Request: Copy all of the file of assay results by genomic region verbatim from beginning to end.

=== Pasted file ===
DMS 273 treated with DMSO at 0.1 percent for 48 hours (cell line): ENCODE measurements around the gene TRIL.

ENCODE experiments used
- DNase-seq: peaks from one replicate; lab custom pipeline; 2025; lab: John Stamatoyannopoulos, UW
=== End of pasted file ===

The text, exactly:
DMS 273 treated with DMSO at 0.1 percent for 48 hours (cell line): ENCODE measurements around the gene TRIL.

ENCODE experiments used
- DNase-seq: peaks from one replicate; lab custom pipeline; 2025; lab: John Stamatoyannopoulos, UW